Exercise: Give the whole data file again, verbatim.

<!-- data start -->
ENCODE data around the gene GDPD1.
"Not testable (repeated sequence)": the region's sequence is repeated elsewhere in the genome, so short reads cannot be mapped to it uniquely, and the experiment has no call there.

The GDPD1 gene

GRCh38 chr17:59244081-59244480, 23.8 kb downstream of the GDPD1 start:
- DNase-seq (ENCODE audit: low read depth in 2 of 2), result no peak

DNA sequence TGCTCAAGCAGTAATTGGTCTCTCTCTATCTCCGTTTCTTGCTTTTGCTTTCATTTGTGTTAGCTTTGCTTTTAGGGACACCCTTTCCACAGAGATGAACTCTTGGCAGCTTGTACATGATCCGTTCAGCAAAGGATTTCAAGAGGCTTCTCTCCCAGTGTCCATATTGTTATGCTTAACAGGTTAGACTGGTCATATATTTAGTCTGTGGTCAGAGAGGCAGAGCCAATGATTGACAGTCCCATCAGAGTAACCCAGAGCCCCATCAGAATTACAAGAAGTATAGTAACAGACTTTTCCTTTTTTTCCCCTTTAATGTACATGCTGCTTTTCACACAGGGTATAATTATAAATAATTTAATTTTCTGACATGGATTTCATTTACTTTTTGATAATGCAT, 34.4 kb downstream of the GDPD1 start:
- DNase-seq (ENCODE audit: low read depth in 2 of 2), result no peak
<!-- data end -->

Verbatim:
ENCODE data around the gene GDPD1.
"Not testable (repeated sequence)": the region's sequence is repeated elsewhere in the genome, so short reads cannot be mapped to it uniquely, and the experiment has no call there.

The GDPD1 gene

GRCh38 chr17:59244081-59244480, 23.8 kb downstream of the GDPD1 start:
- DNase-seq (ENCODE audit: low read depth in 2 of 2), result no peak

DNA sequence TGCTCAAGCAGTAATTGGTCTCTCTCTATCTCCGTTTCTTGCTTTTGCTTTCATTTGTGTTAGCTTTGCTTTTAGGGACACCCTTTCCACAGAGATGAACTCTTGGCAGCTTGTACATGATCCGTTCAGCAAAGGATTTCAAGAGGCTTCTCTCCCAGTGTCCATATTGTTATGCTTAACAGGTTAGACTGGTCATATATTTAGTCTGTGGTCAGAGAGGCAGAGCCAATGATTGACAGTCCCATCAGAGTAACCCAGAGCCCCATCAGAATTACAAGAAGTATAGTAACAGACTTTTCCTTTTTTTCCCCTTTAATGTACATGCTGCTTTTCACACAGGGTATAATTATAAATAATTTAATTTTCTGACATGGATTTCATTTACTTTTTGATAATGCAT, 34.4 kb downstream of the GDPD1 start:
- DNase-seq (ENCODE audit: low read depth in 2 of 2), result no peak